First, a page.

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Using Consumer Debt to Increase Income while Reducing Risk (Guest Blog)

by Prosper on 10/28/11

The following is a post from our guest blogger Mr. William Jordan, President of William Jordan Associates, Inc. a Registered Investment Advisory firm. Mr. Jordan is not employed by or affiliated with Prosper Marketplace, Inc.  The opinions expressed in his blog post are his own and do not necessarily represent the views of Prosper Marketplace, Inc.

Using consumer debt to increase income while reducing risk

About a year ago I was introduced to Prosper by a client of mine. As a wealth manager and someone who stresses to my clients that reducing risk is more important than chasing high yields, the concept of investing in unsecured consumer debt seemed an obvious bad idea. However after I took the time to seriously consider the Prosper platform, and after I looked at the facts, I had to conclude the risk adjusted returns were some of the best I have seen.

In the wealth management arena, risk comes with the territory. So it is never a matter of avoiding risk, but more importantly making sure the client is being compensated for the risk taken. When I first looked at Prosper all I saw was the potential for defaults.  However after an extensive process of analysis I discovered the risk was priced into the interest rates with room to spare. Here was an opportunity to generate exceptional yields for my clients, with a level of risk which was appropriate.

Given the severe losses experienced with some of Prosper’s early loans, you may wonder how I could come to be comfortable with the level of risk. First, take a look at how Prosper’s notes fared in 2008, and compare the results to many other alternatives.

US Government bonds +13.32% (VFITX)

Prosper notes -3.36% (all notes issued in 2008)

High yield bonds -21.29% (VWEHX)

Preferred stocks -29.79% (VCVSX)

REITs -36.98% (VNQ)

S&P 500 -38.49%

Prosper’s losses, when looked at in the context of what was happening in 2008, are frankly excellent. At first, the normal assumption about high risk and defaults in this type of a loan are the main concern, and rightly so. Notes issued during 2008 had a charge off rate of 22.65%! What everyone forgets to look at though is the actual interest earned which came in at 19.29%.  Still a loss, but nowhere near the loss rates I have heard some people talk about.

While no one likes to lose money, losing a net of 3.36% in one of the worst financial years in living memory is nothing less than impressive. In fact my average wealth management client lost 14% in 2008 and I was justifiably proud because most planners saw losses from 20% to 40% that year.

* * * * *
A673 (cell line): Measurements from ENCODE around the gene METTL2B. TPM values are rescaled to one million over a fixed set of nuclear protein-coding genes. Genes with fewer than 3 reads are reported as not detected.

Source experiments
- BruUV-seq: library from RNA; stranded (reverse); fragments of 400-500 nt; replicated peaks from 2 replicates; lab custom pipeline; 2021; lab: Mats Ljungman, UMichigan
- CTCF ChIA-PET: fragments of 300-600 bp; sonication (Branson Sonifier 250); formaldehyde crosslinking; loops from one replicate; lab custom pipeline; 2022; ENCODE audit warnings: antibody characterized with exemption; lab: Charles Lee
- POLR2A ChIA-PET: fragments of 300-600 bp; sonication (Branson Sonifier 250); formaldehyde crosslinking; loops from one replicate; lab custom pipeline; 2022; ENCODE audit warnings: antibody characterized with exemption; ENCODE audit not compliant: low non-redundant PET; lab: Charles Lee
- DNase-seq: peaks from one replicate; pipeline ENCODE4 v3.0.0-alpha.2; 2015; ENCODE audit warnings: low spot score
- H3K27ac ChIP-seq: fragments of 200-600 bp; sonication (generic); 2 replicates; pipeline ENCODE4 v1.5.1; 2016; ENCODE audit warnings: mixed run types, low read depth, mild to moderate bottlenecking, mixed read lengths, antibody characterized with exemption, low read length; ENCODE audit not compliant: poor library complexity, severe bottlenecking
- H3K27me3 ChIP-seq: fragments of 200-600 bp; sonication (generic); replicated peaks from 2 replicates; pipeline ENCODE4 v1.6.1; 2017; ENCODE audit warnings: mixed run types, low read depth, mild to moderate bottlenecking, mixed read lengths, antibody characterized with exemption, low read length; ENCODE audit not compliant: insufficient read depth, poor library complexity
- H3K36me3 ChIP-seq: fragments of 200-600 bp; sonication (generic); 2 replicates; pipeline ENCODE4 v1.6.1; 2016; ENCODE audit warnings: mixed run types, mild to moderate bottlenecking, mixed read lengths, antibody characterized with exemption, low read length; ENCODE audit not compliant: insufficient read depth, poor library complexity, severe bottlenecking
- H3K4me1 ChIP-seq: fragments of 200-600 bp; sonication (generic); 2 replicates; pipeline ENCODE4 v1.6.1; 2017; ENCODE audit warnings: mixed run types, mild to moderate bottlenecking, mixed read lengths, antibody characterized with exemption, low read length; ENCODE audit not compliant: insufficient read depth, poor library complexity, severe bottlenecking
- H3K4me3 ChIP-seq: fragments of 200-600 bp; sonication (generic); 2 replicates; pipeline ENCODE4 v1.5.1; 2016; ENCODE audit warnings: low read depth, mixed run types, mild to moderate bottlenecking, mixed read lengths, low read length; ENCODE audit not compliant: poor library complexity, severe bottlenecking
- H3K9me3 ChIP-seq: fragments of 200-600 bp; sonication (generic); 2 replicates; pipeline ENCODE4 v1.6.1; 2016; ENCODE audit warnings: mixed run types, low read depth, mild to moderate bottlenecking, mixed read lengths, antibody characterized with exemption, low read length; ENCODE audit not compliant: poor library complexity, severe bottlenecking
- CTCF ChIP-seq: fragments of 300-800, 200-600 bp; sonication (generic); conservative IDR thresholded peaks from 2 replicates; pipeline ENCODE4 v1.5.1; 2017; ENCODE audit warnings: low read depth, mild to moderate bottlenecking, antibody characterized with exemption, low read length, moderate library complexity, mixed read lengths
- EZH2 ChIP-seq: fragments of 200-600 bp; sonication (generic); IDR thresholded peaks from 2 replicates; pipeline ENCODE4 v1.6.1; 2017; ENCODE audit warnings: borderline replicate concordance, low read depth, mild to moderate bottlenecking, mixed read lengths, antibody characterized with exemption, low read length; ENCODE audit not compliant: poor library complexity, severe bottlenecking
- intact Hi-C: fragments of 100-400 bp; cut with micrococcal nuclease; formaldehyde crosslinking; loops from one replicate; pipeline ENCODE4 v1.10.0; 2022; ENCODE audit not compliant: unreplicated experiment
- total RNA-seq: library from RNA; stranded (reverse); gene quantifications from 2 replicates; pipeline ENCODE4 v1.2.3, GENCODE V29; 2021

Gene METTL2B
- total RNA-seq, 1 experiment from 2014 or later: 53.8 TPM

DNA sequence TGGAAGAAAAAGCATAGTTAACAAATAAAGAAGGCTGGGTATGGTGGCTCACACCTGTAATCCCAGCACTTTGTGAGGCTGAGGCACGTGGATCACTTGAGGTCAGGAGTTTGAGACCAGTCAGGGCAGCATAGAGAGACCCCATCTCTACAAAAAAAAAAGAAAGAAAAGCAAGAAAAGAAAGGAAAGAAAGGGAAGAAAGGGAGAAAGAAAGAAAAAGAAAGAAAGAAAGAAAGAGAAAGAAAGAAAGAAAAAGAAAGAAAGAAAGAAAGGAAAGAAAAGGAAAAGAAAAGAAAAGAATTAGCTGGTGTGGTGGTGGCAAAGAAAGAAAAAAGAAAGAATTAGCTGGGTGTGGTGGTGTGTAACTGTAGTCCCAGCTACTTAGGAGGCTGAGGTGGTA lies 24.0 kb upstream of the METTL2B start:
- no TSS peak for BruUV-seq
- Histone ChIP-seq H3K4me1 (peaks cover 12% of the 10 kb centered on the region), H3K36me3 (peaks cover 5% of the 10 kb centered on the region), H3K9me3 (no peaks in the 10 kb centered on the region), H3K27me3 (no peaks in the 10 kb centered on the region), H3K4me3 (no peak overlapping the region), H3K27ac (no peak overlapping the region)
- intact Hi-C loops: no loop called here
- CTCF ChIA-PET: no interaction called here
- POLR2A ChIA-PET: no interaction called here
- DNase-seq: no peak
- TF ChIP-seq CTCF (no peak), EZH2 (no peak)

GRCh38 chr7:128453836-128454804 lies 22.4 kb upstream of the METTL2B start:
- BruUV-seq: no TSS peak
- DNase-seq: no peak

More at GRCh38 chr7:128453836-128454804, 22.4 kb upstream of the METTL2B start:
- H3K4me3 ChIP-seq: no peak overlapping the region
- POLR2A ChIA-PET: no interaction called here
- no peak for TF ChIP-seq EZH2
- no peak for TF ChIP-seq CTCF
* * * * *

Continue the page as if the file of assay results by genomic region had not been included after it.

In addition, some of the losses can be attributed to the differences in how loans were priced and scored at that time. In 2009, Prosper went through a massive overhaul of their entire risk pricing model. Upon relaunching their platform we would hope to see an improvement in the default levels…and we did. For loans issued between July 1st of 2009 and 2010 the average default rate as of June 21st, 2011 was 5.1% and the net returns since relaunch are in excess of 10%.

Lastly, great emphasis should be placed on maintaining a well diversified portfolio of notes through Prosper, just as with any investment. As a general principle, the larger the number of notes in an investor’s portfolio, the more predictable the return will be. As seen in the chart below, the Prosper investors with the largest portfolios have achieved even better returns than other investors.

Source: Prosper

Within the Prosper accounts I have managed for my clients, the average interest rate at issue is 18.8%. This means if every default happened the day the note was issued (no interest earned), we would conservatively expect to see a yield of approximately 13.7%.  I have actually planned for a default rate of 8%, based on my allocation, leaving a targeted return of 10.8%…which is pretty close to Prosper’s actual reported returns of 10.4%. In a final concession to risk, you could double or even triple the actual losses on the loans mentioned above, and you would still have a net gain of 3.5%…how’s that for protection!

As a result, I have found Prosper to be an excellent opportunity for my clients.  The fact that these returns can be achieved, while helping borrowers save money on their interest rates, is one of those situations where everyone involved benefits.

William Jordan is President of William Jordan Associates, Inc. a Registered Investment Advisory firm, and manager of the Prosper Managed Fund, LLC. William has been featured with Maria Bartiromo on CNBC and on many other financial broadcasts as well as being quoted in the Wall Street Journal, Forbes and other top financial publications. William’s firm specializes in managing wealth with an eye towards reducing risk while increasing income. Past performance is not an indicator of future results and you should perform your own research before investing in anything.

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2 Responses

NewHorizon | January 31st, 2012 at 11:38 am

“First, take a look at how Prosper’s notes fared in 2008…”

Why 2008? Where’s VWEHX (and other) data for subsequent years?


posted in Prosper News 2 comments »

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